One of John Wayne’s most politically propagandistic films in the 1950s was “Blood Alley,” based on A.S. Fleischman’s novel. It was produced by Wayne’s company, Batjac, and directed functionally by William Wellman.
On the surface, the film, about the escape of the Chiku Shan village in Red China to freedom in Hong Kong, is supposedly a quintessentially Wayne action-adventure. However, in actuality, “Blood Alley” is a blatant message film, replete with anti-Communist slogans.
John Wayne plays a courageous merchant Marine captain, rescued from a Red jail by the villagers who need his knowledge of currents and ports to guide them in their escape. He is intrigued, as he says, by the idea of “a whole village scratched off the Red map and put down in Hong Kong.”
Wayne’s condescending, paternalistic attitudes are demonstrated throughout the movie. For example, he is extremely considerate with a pro-Communist family that had poisoned the food on the ship. “Your China is misguided,” he tells them. But he’s gentlemanly enough to give them the opportunity to continue to Hong Kong, which all but one take. At the end, Wayne guides the villagers through the 300-mile blood alley and is praised for accomplishing his mission.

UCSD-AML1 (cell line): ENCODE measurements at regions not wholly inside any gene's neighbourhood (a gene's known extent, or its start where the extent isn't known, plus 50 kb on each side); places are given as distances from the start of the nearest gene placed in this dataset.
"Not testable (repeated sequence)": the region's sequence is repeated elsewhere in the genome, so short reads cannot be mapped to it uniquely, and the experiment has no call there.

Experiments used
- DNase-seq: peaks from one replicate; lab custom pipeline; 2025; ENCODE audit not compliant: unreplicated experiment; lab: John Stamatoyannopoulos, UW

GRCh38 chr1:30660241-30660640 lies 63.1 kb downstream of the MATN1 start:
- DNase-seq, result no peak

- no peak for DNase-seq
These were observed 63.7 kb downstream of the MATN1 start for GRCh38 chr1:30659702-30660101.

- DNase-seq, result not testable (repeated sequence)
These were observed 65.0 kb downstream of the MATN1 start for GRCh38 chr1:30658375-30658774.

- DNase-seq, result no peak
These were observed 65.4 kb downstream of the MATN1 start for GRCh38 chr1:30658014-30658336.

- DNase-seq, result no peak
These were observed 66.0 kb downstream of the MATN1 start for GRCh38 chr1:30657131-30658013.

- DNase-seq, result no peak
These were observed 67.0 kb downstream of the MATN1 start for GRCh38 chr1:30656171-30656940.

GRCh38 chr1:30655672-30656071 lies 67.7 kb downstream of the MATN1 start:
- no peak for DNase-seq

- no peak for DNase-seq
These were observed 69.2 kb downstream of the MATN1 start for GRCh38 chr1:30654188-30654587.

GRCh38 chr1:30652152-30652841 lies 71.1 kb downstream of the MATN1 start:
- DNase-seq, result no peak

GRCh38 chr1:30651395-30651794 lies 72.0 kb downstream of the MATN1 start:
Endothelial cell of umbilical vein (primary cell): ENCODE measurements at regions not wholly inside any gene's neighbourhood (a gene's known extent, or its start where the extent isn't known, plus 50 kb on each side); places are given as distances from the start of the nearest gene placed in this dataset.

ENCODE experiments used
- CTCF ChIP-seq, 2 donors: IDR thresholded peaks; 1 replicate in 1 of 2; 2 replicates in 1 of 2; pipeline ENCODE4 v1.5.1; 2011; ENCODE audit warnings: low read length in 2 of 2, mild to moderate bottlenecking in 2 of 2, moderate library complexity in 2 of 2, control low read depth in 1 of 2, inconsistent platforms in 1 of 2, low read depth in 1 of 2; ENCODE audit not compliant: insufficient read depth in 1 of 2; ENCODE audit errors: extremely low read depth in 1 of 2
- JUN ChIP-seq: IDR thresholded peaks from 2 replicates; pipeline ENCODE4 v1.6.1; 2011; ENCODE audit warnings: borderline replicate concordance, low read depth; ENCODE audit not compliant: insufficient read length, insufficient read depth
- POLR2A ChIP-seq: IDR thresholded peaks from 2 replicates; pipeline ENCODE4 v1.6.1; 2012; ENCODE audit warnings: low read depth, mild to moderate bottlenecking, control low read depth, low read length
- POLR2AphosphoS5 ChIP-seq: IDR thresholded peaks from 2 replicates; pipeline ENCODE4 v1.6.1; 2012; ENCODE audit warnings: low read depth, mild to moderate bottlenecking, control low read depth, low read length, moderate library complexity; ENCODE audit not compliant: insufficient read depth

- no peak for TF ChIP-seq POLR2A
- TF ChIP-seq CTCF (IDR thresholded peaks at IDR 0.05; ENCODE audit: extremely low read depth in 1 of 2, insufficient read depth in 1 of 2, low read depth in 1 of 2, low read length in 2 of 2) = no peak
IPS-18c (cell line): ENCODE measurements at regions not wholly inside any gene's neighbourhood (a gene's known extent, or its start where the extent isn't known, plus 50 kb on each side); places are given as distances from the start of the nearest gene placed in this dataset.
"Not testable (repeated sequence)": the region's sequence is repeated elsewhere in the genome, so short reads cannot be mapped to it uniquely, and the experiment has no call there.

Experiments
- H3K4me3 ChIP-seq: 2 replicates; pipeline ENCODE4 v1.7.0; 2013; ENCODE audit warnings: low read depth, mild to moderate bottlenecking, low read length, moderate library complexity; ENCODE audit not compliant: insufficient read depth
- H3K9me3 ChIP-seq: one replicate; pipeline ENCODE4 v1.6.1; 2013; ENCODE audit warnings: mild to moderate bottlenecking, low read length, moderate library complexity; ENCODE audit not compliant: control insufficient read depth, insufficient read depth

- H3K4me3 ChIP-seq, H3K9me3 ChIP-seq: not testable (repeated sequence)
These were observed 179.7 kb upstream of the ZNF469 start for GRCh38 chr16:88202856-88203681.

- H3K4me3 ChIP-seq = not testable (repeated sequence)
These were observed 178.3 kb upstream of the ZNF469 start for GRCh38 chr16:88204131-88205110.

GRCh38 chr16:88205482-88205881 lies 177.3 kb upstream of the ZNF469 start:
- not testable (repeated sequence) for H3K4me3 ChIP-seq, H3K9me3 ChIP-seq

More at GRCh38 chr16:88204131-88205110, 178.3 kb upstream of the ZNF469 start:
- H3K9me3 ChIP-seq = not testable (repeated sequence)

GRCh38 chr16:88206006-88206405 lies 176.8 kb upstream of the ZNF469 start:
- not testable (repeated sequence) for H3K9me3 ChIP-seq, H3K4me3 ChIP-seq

“Blood Alley” was not received favorably by the critics, though some thought it was “a good comic-strip adventure and far more effective as anti-Communist propaganda than “Big Jim McLain.” The movie was also better received than Wayne’s preceding vehicle, Sea Chase,” another sea adventure, which despite bad reviews was bonanza at the box-office.
Once again, the West Coast reception of “Blood Alley” was more positive than that of its Eastern counterpart. The critic Philip Schewer described it as “a good movie of the old epic school,” (Los Angeles Times, September 29, 1955).
In the end, “Blood Alley” was less popular at the box-office than either “Big Jim McLain” or “Sea Chase,” grossing in domestic rentals$ 2 million.